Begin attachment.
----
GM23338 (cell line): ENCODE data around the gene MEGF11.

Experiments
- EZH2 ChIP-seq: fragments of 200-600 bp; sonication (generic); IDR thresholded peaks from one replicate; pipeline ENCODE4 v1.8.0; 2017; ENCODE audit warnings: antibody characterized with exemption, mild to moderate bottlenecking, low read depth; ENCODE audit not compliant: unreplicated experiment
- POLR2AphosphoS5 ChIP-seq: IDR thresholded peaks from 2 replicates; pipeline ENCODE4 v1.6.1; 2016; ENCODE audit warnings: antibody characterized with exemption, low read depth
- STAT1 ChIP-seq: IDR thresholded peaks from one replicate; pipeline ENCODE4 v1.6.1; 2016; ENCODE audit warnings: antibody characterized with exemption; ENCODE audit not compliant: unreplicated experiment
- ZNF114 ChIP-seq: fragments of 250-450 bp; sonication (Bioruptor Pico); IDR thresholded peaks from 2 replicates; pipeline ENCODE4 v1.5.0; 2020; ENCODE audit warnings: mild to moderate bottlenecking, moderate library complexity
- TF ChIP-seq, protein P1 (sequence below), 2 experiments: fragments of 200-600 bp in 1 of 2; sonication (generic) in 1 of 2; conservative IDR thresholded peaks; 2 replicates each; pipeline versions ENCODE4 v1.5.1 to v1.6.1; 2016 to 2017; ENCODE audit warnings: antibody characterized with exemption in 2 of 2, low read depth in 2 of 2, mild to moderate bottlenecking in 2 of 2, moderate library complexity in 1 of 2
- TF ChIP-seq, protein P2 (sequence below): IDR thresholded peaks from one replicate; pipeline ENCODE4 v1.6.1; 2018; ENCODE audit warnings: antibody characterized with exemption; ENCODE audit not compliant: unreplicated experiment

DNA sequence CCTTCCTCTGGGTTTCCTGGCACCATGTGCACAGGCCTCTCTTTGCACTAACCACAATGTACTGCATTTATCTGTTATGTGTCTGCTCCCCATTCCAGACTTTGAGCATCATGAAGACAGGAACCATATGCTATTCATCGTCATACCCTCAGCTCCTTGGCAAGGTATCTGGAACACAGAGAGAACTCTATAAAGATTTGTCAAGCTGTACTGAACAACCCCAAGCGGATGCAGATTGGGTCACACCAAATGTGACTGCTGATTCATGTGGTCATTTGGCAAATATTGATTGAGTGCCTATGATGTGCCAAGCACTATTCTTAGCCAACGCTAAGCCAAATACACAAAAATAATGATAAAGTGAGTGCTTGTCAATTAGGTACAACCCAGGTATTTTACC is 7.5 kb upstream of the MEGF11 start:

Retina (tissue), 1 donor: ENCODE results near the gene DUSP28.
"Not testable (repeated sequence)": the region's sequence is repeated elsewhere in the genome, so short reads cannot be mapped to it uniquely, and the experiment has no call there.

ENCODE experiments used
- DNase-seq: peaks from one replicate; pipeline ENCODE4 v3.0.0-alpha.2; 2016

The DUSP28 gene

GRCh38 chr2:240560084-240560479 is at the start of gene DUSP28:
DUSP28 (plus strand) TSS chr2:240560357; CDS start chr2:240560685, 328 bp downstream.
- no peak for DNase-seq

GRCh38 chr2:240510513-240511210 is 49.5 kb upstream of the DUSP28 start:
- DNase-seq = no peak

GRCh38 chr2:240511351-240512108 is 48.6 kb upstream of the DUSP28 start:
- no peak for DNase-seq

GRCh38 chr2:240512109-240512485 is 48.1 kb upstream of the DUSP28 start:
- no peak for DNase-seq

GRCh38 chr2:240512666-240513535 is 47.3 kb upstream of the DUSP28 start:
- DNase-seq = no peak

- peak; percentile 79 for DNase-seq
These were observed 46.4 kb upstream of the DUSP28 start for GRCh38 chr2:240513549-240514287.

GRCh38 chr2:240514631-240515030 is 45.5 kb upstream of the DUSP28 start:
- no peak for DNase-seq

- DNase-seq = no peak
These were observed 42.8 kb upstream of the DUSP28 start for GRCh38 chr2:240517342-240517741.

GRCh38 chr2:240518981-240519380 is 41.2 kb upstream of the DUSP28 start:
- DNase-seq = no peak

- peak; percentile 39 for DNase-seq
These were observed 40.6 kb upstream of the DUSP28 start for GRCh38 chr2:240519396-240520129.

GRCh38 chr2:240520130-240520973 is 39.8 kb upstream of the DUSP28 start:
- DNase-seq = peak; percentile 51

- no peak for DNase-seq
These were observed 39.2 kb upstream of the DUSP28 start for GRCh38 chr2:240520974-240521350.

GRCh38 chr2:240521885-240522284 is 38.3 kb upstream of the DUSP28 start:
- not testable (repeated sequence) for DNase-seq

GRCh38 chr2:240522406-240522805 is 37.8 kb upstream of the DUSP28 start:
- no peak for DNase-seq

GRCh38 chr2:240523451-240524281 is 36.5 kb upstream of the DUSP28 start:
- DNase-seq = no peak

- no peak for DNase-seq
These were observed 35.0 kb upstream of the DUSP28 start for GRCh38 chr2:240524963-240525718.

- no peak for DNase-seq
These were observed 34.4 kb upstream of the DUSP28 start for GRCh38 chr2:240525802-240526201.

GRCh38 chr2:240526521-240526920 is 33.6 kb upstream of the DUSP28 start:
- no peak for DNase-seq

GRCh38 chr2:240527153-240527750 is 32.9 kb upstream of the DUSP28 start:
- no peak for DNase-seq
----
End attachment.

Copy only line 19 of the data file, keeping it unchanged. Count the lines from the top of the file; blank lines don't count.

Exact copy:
- DNase-seq = no peak